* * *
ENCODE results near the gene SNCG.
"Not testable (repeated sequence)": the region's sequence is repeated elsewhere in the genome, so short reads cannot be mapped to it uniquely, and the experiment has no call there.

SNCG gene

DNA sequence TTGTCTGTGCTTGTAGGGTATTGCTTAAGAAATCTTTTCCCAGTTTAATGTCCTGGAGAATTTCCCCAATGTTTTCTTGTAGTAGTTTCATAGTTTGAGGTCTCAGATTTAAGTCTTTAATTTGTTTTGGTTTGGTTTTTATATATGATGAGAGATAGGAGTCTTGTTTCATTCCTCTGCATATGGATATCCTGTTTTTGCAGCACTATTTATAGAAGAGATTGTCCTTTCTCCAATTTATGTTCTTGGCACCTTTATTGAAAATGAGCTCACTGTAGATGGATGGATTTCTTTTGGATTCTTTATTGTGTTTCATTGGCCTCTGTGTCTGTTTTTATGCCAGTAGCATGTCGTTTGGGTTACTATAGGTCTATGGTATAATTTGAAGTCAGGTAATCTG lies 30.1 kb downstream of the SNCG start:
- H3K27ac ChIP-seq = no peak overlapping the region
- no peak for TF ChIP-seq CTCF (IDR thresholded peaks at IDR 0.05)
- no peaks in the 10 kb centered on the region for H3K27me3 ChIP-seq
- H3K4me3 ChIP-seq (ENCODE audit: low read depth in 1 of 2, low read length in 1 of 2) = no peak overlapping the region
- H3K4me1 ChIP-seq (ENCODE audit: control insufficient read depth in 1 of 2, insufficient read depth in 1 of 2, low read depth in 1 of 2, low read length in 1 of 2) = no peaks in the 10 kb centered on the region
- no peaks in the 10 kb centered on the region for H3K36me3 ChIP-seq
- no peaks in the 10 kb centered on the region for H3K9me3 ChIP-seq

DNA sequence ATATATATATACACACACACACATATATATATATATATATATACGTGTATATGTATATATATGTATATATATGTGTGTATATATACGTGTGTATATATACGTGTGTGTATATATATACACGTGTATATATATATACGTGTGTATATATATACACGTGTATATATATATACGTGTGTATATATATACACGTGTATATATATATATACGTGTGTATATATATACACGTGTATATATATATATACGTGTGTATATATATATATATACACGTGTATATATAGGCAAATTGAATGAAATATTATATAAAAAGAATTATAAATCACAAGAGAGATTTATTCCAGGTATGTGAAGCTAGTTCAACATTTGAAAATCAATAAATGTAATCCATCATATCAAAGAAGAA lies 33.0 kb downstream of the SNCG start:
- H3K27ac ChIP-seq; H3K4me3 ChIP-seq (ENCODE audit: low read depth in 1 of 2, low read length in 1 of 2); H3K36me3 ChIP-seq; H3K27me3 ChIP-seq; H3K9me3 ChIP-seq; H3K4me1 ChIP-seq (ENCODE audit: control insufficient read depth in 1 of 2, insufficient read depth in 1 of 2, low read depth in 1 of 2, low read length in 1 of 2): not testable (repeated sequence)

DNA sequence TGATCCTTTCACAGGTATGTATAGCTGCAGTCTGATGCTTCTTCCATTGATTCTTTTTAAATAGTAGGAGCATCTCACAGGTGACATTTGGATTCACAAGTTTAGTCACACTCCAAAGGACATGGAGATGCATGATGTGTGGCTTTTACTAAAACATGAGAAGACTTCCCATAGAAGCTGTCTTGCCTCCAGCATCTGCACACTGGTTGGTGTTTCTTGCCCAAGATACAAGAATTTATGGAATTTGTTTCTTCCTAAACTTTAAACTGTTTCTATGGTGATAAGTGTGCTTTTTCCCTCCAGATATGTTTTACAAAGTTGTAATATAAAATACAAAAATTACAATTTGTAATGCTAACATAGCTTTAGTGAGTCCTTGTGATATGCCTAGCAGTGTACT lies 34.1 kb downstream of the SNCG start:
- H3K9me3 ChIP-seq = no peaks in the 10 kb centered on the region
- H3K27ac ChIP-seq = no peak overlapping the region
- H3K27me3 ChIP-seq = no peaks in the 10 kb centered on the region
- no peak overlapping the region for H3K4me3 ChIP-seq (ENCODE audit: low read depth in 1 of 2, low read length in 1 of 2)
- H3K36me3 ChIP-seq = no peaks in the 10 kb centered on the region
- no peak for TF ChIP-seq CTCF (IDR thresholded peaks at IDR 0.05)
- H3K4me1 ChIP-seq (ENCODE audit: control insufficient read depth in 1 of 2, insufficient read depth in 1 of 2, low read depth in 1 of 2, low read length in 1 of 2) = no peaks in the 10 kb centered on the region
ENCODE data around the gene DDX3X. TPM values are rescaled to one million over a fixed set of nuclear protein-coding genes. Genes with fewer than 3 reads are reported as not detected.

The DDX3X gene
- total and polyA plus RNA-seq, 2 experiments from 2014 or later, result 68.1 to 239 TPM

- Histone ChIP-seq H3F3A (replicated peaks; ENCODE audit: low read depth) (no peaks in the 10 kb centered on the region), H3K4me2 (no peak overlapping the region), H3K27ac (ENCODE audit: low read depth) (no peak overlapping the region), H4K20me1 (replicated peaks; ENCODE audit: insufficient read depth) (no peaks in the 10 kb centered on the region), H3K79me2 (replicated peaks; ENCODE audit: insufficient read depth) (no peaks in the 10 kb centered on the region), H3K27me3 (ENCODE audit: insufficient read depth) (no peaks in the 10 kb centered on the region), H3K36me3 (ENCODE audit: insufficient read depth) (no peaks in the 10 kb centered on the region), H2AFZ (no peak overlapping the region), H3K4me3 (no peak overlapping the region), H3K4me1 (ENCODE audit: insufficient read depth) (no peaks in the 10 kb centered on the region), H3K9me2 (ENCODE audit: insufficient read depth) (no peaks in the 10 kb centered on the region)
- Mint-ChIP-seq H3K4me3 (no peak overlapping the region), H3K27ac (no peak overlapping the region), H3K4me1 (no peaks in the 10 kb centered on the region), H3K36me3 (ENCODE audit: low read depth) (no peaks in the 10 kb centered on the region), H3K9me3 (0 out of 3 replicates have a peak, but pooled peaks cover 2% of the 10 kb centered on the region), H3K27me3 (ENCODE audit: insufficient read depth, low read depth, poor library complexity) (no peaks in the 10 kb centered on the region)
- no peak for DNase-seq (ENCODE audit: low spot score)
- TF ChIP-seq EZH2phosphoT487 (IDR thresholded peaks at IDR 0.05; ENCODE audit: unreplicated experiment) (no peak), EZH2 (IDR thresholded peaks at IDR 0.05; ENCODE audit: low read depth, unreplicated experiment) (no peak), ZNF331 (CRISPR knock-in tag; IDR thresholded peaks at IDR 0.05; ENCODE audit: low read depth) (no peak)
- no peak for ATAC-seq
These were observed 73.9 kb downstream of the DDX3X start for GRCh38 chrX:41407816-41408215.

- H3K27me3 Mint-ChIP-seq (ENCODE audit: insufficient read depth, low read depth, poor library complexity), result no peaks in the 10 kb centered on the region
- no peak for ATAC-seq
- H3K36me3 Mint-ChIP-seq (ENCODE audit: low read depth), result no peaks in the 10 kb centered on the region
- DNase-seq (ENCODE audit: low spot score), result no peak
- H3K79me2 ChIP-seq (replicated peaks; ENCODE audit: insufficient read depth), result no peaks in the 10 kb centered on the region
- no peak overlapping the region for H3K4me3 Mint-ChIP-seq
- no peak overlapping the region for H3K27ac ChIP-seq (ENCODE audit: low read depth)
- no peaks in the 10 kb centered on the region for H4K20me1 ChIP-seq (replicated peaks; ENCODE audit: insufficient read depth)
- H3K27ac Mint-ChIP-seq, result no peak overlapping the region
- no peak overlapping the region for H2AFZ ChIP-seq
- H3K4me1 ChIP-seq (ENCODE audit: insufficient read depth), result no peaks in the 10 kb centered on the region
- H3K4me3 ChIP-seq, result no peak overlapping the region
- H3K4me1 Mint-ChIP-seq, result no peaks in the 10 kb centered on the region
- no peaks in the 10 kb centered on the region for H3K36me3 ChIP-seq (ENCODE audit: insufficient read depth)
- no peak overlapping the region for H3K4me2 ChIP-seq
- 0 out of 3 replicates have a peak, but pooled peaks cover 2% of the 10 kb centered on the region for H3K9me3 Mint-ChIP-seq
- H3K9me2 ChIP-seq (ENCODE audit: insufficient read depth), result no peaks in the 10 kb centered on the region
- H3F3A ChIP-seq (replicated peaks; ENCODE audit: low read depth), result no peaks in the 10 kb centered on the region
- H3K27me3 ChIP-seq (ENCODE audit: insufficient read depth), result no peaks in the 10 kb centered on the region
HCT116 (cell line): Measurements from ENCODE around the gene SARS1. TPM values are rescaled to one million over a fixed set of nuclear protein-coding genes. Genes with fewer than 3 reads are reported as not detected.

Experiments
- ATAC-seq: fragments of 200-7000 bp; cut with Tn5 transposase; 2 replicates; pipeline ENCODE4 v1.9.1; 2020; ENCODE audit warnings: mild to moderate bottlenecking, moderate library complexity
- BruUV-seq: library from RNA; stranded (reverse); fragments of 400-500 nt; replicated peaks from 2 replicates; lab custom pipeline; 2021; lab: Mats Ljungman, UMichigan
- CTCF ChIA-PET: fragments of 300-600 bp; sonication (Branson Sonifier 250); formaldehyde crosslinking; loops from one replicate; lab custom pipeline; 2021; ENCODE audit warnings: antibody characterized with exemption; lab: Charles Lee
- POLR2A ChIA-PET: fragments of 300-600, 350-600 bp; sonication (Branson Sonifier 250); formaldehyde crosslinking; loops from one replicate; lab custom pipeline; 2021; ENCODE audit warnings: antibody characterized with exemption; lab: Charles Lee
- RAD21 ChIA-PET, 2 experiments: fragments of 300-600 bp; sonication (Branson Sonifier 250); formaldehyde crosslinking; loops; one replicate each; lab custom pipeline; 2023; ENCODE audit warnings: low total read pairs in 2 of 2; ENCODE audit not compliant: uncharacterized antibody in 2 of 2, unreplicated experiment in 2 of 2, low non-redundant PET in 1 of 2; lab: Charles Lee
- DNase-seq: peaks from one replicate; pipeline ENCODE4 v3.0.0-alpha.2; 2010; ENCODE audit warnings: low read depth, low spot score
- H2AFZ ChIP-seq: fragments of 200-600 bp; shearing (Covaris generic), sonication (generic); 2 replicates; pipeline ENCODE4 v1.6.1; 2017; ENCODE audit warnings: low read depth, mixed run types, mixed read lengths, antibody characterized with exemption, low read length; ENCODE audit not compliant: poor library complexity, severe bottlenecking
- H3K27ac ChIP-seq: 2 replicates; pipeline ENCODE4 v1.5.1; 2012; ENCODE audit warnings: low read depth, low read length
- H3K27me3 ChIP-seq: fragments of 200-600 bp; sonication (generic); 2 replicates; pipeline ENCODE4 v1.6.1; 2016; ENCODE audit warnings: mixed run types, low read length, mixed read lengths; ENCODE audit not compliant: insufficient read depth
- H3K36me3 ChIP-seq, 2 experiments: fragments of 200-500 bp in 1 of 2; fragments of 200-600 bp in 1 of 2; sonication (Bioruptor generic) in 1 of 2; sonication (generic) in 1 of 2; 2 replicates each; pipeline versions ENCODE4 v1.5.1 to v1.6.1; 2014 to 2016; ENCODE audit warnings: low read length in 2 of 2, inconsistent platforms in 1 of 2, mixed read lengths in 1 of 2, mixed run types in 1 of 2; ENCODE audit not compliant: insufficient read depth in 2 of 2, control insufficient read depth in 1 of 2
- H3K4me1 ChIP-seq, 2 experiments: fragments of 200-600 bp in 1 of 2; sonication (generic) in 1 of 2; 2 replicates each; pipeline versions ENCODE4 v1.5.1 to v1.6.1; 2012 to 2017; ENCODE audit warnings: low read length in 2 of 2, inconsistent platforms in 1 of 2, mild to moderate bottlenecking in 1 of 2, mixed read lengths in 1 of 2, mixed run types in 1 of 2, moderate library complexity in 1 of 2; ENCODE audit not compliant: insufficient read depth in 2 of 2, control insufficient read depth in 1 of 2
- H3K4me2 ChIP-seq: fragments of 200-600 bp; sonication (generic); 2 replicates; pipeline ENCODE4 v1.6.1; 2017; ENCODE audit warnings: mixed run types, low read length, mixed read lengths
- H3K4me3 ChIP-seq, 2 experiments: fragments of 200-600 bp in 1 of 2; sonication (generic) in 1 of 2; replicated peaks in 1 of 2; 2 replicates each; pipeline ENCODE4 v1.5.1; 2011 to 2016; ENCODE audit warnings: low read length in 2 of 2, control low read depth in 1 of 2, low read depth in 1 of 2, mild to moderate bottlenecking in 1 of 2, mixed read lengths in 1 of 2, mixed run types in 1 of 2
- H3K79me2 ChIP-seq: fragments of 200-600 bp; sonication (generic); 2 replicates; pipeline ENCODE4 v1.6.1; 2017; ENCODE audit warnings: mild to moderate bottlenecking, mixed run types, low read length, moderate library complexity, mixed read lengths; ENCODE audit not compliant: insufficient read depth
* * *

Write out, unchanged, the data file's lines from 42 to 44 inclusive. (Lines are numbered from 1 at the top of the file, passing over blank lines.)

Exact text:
- H3K4me3 ChIP-seq, result no peak overlapping the region
- H3K4me1 Mint-ChIP-seq, result no peaks in the 10 kb centered on the region
- no peaks in the 10 kb centered on the region for H3K36me3 ChIP-seq (ENCODE audit: insufficient read depth)